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John Inigo Richards RA (1731 - 1810)

RA Collection: People and Organisations

John Inigo Richards was born in London, the son of a scene-painter, John Richards, who is thought to have assisted William Hogarth on his murals in St Bartholomew’s Hospital. The younger Richards claimed that Hogarth was his godfather.

Richards studied with the landscape and scene painter George Lambert (a collaborator of Hogarth), and in 1759 began painting scenery for productions at Covent Garden Theatre. Initially working with Nicholas Thomas Dall and Giovanni Battista Cipriani, Richards became established as the theatre’s principal scene-painter from 1777 to 1803 (his name sometimes featured prominently on playbills). Richards designed scenery for entertainments including pantomimes, comic operas and masques. He sometimes drew upon work by topographical artists such as William Daniell when creating scenery for productions set in Asia or the southern hemisphere. All of Richards’ scenery is believed to have perished when Covent Garden Theatre burnt down in 1808.

Alongside his work as a scenery painter, Richards painted landscapes. He eventually abandoned landscape painting due to other commitments but his early landscapes are extremely accomplished. Between 1768 and 1783 Richards contributed eighteen paintings to the Free Society of Artists, and from 1762 to 1768 he exhibited twenty-nine works, mainly landscapes, at the Society of Artists. Richards was an influential figure at the Society: he was elected a fellow in 1766, and when Lambert died just four days after his appointment as President in 1765, Richards was suggested as one potential successor.

Richards resigned from the Society to become a Founder Member of the newly-formed Royal Academy in 1768, where he became Secretary in 1788. Between 1768 and 1808 Richards exhibited thirty-nine paintings at the Academy. As Secretary Richards succeeded the first incumbent Francis Milner Newton and moved into apartments at the Royal Academy premises in Somerset House. During this time Richards was said by William Sandby to have catalogued the Academy’s collection, though no manuscript now exists. In 1791 he was paid 12 guineas to restore Leonardo’s Holy Family cartoon, then belonging to the Academy. Richards executed his secretarial duties ably, although during Benjamin West’s presidency he became embroiled in factionalism and was accused of breaching the neutrality of the Secretary.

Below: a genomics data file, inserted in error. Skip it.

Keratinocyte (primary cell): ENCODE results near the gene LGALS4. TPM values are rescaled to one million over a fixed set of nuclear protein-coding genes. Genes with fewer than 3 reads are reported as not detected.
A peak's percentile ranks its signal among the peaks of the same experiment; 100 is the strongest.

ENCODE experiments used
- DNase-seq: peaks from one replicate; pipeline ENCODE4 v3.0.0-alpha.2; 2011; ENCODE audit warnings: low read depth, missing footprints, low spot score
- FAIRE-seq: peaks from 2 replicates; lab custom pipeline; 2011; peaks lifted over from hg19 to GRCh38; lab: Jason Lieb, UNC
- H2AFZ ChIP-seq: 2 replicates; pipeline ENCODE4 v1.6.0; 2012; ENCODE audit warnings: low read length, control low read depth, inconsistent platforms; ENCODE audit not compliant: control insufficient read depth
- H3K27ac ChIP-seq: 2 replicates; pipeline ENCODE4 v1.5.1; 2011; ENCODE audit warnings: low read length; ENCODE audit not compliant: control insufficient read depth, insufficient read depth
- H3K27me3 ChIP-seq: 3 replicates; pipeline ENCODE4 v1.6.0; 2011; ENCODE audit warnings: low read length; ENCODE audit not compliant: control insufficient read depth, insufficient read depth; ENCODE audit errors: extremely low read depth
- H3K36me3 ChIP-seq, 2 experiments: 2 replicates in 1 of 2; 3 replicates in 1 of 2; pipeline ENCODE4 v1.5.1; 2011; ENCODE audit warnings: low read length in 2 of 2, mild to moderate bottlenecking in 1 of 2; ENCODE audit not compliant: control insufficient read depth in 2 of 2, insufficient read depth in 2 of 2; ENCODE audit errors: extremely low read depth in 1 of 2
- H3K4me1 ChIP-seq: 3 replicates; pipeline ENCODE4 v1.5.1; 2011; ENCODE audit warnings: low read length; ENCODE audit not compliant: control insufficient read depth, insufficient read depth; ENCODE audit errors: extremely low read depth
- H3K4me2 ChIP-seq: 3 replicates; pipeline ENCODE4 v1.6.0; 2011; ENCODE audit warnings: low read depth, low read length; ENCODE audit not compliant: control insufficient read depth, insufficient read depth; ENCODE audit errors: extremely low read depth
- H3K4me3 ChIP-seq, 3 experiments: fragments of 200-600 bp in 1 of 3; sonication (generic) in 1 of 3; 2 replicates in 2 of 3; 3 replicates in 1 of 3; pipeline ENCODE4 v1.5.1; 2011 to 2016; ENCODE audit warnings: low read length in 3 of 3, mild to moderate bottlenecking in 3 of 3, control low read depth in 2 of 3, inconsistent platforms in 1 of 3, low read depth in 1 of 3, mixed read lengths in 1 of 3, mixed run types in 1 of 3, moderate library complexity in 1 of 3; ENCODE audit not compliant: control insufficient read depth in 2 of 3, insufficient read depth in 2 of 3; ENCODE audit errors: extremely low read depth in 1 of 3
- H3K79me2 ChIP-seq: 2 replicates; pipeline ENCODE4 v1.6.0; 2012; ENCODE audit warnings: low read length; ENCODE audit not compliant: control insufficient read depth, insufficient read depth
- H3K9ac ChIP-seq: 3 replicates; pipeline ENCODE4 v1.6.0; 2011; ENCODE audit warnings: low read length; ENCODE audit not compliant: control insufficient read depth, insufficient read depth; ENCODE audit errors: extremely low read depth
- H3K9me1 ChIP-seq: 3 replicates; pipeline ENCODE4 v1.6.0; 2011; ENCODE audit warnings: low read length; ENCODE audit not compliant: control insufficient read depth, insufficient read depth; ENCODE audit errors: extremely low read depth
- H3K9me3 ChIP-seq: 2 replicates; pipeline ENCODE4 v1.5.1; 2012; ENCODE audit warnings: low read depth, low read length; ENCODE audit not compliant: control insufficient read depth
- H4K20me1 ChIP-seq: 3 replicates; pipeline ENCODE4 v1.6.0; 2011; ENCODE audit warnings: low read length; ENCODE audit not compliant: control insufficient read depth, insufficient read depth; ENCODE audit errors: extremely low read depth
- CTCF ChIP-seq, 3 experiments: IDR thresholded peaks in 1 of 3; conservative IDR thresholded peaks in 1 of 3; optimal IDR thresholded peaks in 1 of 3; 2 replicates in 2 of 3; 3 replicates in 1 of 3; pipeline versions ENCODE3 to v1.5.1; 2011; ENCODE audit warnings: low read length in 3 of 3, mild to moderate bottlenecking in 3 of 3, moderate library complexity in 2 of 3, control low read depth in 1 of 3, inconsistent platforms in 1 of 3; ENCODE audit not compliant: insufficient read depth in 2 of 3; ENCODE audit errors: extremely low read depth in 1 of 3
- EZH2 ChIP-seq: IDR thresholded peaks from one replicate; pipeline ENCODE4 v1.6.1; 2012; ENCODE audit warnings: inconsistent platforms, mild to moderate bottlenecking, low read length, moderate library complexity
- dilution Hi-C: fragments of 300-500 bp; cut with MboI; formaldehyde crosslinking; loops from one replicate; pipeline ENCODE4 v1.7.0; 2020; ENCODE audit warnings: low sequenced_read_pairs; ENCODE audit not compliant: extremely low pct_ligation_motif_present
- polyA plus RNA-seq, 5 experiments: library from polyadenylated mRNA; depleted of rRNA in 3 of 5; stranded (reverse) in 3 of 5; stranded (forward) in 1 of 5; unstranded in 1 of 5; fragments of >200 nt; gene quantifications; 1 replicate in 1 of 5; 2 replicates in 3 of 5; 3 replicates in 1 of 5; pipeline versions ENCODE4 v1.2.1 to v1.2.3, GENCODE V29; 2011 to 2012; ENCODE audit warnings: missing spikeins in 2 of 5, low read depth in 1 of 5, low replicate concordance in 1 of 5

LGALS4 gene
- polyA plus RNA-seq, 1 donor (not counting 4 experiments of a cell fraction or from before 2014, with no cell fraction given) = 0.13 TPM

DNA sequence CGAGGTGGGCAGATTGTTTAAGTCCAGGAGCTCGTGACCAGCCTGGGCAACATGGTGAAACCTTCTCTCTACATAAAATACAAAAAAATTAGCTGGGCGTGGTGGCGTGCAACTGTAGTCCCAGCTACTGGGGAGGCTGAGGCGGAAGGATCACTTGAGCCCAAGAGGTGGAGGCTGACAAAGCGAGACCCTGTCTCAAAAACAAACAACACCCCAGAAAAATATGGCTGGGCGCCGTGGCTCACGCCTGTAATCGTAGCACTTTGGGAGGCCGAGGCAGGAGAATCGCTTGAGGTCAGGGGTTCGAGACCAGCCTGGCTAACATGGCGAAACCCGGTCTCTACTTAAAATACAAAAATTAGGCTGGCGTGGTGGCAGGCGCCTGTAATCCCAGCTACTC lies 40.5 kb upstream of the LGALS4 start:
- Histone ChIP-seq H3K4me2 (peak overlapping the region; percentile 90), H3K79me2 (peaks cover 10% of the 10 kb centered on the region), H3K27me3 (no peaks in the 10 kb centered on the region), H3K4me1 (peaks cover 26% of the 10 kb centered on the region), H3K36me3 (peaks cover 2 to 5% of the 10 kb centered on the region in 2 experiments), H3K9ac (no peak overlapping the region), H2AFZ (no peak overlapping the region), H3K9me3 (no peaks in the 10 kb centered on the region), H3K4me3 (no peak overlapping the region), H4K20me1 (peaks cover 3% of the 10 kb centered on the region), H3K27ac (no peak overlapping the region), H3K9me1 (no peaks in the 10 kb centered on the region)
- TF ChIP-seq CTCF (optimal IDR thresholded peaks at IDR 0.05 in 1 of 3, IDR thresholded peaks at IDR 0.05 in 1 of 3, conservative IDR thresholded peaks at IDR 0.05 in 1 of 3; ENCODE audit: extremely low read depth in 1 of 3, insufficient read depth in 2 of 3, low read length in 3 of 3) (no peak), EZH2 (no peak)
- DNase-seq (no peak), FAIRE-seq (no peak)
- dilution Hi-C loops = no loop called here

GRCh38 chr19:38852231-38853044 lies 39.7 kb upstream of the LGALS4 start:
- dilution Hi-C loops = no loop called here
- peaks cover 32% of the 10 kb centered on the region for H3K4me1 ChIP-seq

Richards died at Somerset House and was buried at St. Paul’s, Covent Garden. Despite his high level of productivity Richards was impoverished by the time of his death. Richards’ work as a scene painter may have hampered his development as a landscape artist to some extent, but he was sufficiently well regarded within the artistic community to be accepted as a Founding Member of the Academy.

Profile

Royal Academician

Foundation Member

Born: 1731 in London

Died: 18 December 1810

Nationality: British

Elected RA: 10 December 1768

Secretary: 10 December 1788 - 2 March 1810

Gender: Male

Preferred media: Painting

Works by John Inigo Richards in the RA Collection

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Works after John Inigo Richards in the RA Collection

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Works associated with John Inigo Richards in the RA Collection

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Associated books

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Associated archives

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